David Whitley had previously written essentially the same as Williams in 2000 in The Art Of The Shaman, (page 102) where he said “the reason for this selective utilization of quartz lies in shamanistic beliefs about and uses of this mineral. Quartz crystals were common components of shamans’ ritual kits. Shamans also sometimes took white quartz rocks on their vision quests. They would strike them together to release their supernatural power.”

Quartzite hammerstone, Wild Horse
Draw, Canyon Pintado, CO.
Photo: Peter Faris.

At Ghost Ranch near Abiquiu, New Mexico, the Florence Hawley Ellis Museum of Anthropology had a pair of quartz cobbles on exhibit labeled as “lightning stones”. Ellis, an archaeologist who worked in the Southwest from the 1930s to the 1960s, had excavated them from a kiva and speculated that in the dark of the kiva they were rubbed together to generate their flashes of light that resemble internal flashes of lightning inside of clouds.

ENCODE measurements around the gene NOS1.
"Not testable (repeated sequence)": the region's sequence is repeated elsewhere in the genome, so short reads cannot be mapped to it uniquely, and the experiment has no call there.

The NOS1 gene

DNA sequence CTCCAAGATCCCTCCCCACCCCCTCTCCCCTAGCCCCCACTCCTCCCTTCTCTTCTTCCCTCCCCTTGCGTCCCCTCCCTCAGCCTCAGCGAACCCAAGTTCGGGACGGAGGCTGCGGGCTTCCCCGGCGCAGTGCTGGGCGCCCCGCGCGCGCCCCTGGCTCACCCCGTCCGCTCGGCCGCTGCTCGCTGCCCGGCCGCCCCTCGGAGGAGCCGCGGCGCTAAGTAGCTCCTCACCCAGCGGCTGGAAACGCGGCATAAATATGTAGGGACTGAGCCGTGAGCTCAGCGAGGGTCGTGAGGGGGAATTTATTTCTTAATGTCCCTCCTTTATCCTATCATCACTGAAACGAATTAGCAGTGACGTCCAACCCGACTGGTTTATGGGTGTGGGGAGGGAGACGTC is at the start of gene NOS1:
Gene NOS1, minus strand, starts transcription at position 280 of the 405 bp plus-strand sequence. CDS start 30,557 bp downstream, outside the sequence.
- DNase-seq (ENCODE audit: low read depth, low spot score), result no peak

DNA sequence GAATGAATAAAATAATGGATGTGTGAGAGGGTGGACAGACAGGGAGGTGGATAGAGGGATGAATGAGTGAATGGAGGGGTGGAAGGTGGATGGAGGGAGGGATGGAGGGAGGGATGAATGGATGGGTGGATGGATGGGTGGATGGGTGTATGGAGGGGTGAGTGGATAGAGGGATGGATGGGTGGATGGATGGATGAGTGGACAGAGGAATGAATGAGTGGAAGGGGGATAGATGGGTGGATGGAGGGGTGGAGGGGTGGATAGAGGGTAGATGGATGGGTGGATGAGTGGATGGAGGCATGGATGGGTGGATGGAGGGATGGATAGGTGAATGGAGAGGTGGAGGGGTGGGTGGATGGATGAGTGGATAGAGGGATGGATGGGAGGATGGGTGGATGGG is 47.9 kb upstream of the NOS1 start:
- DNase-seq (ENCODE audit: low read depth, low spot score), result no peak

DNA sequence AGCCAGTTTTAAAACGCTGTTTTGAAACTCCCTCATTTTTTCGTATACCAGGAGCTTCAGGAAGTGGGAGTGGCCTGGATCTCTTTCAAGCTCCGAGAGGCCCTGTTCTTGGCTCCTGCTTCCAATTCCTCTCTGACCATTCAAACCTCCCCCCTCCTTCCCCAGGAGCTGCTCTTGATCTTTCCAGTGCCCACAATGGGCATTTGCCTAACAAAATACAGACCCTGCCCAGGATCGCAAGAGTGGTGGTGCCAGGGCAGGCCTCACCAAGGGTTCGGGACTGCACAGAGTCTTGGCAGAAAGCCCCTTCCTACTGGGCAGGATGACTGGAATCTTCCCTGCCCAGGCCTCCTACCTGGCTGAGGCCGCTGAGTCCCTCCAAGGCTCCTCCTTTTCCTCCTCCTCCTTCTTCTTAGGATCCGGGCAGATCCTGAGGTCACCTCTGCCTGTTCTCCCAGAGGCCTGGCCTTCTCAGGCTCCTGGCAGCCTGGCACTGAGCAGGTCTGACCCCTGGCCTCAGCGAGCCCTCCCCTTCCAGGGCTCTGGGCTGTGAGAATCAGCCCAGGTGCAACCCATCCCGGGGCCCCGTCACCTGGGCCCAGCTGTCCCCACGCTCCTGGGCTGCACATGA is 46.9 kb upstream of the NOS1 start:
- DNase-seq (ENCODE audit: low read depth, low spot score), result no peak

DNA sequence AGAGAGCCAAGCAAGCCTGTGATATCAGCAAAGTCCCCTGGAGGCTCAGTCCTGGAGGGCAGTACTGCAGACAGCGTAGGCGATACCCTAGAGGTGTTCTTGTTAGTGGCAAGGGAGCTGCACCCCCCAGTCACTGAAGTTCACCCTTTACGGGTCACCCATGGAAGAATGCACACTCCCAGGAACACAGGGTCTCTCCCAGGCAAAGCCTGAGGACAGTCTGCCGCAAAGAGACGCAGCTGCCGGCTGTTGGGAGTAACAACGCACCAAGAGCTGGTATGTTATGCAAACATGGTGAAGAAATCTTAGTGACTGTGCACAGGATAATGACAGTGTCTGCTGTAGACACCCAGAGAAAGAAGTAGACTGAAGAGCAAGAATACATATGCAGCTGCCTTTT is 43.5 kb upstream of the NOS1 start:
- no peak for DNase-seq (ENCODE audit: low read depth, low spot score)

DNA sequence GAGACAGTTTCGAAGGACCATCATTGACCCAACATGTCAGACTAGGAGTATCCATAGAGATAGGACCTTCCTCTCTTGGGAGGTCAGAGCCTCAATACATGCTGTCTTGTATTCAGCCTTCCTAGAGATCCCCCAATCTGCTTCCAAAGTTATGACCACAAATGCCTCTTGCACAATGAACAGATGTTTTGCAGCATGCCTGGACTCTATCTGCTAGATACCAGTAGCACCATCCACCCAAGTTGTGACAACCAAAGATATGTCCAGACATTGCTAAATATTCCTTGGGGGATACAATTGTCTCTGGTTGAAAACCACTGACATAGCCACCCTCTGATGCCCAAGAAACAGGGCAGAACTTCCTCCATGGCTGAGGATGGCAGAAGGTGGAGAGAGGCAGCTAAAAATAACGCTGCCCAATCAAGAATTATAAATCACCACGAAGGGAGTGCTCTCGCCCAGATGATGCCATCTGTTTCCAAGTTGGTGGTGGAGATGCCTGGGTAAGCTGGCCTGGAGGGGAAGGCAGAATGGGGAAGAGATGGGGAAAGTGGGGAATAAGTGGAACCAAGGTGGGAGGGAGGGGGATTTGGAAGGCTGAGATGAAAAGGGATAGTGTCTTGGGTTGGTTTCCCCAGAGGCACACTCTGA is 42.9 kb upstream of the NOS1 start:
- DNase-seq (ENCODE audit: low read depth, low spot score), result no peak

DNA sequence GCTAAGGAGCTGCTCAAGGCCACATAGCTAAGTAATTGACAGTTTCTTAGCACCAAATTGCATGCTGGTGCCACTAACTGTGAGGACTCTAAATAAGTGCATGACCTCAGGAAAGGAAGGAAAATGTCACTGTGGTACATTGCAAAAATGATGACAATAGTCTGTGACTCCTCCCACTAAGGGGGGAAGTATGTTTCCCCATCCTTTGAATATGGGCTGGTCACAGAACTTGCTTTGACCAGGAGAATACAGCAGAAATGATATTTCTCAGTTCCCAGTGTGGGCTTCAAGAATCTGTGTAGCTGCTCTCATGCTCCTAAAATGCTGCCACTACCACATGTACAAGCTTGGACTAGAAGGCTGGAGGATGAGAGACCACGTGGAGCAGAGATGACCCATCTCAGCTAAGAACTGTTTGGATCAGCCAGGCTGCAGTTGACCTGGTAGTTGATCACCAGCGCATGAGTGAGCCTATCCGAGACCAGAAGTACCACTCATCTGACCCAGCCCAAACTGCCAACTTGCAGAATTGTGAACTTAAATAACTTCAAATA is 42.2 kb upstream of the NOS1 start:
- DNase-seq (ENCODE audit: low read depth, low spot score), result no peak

The illustrations accompanying this column show a quartz cobble that had been used as a hammerstone to create a petroglyph(s) on a boulder on Airport Hill, St. George, UT, and one of the many petroglyphs found on boulders on Airport Hill, in St. George, UT, which may have been produced with this hammerstone.

The final illustration is a hammerstone from Wild Horse Draw in Canyon Pintado, northwestern Colorado, which seems to be a quartzite cobble. It is possible that the close resemblance of quartzite to quartz confers some of the same special spiritual significance on it. I have reproduced the “lightning stone effect” with quartz cobbles many times and can personally attest to the magical effect. If it fascinates me, how much more entrancing must it have been in prehistoric situations in a pitch black kiva, proof of spiritual power at our fingertips.